By Stuart, longtime contributor to Robbed in Barcelona
It has been eight years in Barcelona, almost to the day, but I’m off back to Scotland. Not because of the atmosphere and robberies, which I’ll come to soon, but because of the economic situation.
It has been fun, though clearly this issue which really needs addressing for good is going to leave a stain on the city. I suppose every society, every culture and every city has its underbelly, and Barcelona’s is crime, just as my native Edinburgh has alcoholism and drug addiction.
I knew Barcelona well as I was brought up here, just after the head bummer from El Ferrol kicked the bucket and this country finally made strides into the 20th Century, it was the 70’s mind. Barcelona was a cosy city, lively, at the heart of not only Catalan life, but Spanish and Latin-American culture. It had the publishing houses, the advertising houses, the confidence.
It also had appalling crime. With the 80’s drug issues it had bank robberies, armed robberies and disgraceful ghettos within its heart and periphery. We knew the names of the local thieves, they were close to mythical; Juan José Moreno Cuenca “el vaquilla”, Juan Diego Redondo “el Malo Diego” an Iberian form of John Dillinger. Criminals in the broader sense of the word, part of the history of transition into democracy in Spain, part of that process which even today is so imperfect. About the same time you had mafia, (both local and Italian), Basque separatist bombs, fascist gunmen, a fascist coup d’état, left wing bombers, the country was a mess.
The Raval, Barceloneta and Poble Nou you didn’t go to. Not spoilt little rich kids like me, or my school pals. Nou de la Rambla, was at times the only road in that side of Las Ramblas without mud. Las Ramblas too, it had it all, cafes, prostitutes, drug dealers… it still has, it’s just lost the live animal stalls. The Raval still has some of the old bunch, barmen who have seen the 70’s and 80’s. The stories they tell, of chasing after junkies who had tried to assault them with a knife, later in the 90’s with syringes.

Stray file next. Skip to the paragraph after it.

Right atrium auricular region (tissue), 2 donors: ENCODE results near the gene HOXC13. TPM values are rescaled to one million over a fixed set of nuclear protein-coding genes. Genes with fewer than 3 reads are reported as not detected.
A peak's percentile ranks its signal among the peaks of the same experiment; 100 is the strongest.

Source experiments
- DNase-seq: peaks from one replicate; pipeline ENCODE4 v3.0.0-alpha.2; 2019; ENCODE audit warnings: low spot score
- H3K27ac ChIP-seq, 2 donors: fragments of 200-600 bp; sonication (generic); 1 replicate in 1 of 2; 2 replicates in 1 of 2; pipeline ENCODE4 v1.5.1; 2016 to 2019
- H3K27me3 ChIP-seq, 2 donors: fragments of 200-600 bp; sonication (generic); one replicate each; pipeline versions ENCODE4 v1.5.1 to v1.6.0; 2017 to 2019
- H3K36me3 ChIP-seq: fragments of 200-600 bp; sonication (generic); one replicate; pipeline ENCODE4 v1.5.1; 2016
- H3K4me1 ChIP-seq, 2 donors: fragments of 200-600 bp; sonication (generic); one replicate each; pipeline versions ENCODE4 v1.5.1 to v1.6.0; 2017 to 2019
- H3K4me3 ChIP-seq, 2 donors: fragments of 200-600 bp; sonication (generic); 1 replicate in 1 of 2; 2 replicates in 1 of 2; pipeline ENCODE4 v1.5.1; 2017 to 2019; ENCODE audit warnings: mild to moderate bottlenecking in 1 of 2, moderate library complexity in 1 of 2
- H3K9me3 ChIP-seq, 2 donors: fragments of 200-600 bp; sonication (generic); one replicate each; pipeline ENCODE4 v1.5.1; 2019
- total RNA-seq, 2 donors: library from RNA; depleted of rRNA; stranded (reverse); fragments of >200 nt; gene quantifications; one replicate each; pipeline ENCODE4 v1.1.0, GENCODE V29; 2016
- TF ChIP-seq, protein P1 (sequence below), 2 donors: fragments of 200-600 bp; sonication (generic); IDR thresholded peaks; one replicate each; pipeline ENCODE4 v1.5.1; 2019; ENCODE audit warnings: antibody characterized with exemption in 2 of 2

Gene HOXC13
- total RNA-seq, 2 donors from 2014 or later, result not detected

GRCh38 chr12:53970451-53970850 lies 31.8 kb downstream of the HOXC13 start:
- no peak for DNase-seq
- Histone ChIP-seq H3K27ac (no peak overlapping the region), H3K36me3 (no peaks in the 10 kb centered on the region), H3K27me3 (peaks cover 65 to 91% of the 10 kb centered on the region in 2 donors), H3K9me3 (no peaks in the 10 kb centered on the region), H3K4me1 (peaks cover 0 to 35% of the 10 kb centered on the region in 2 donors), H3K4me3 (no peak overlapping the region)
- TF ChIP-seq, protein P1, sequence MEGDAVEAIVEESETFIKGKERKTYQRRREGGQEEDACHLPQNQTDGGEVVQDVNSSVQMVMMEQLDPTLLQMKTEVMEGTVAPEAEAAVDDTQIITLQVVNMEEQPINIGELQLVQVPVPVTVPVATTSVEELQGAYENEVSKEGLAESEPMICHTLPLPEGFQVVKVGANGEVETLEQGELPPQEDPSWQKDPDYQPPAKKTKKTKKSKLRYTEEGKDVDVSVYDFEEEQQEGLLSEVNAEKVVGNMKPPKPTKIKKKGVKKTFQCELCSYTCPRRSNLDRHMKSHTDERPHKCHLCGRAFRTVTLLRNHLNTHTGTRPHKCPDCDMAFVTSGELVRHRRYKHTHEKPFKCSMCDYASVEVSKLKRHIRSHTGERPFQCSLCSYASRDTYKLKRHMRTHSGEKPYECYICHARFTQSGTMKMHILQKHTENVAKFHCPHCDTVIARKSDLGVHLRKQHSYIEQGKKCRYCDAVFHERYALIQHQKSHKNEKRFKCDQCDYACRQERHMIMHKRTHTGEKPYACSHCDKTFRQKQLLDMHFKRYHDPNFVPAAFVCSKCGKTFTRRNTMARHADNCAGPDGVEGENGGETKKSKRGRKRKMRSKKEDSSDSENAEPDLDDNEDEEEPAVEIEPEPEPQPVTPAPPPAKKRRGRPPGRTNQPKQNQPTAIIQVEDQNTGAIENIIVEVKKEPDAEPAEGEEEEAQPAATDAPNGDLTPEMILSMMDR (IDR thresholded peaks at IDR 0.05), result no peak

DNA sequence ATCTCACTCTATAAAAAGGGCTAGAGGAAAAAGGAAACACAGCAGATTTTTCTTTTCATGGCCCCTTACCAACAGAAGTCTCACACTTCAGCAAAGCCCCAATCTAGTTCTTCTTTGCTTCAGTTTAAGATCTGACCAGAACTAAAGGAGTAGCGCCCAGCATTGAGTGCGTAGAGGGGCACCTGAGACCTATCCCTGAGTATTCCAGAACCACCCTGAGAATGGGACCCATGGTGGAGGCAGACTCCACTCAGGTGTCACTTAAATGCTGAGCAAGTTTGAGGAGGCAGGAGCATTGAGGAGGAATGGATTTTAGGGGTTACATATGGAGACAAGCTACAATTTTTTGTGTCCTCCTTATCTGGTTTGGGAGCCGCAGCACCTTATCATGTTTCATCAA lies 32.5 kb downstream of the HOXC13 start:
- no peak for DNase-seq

Jump to the late nineties and the post Olympic hangover. Barcelona set itself on the world stage with greater confidence, but I don’t think we Barcelonins knew where the hell we were going. The city had improved. Of that I am certain. The crime we used to endure back in the bleak all days, whether from the old dictatorial regime, or from the drug crazed 80’s was invariably violent, sometimes lethally so. But time was running against us. The country was centralising, dynamism taking the ‘puente aereo’ to Madrid. We just took an easy buck I feel, (I was already living outside Spain), and went for mass tourism (not a criticism, it was just done badly).
And crime, well it’s always been a bit of a joke here, even under that old Franco fellow. We Spaniards (I’m ½), tend to see petty acts of larceny as ‘ser listo’ ‘picaresca’. Its not a ‘crime’ as that in Spanish implies the loss of life, (therefore murder), it’s not even petty delinquency. Our legal system, maybe because we wanted a clean break from the old regime, maybe because its in our character, is ‘garantista’ that is to say, it stacks its rights heavily on the side of the accused, or the convicted criminal. So yes, arrested thieves walk away, regularly.
Of course, other societies, and this is a very globalised world have within them organised groups of people who live off such legal technicalities. By this I mean what back in the 90’s I watched on a Panorama or World in Action special, it could have been TF1, groups of ‘professional’ thieves from the Balkans, brought into Germany by mobsters to steal. I presume some, if not many still operate there. But these people however despicable are not mugs, so it follows that they would, ultimately send their damned miserable lackeys here, like some latter day Fagans. Others I presume just drift here. Essentially the legal system still thinks many people steal out of necessity, unfortunately, that is rarely so.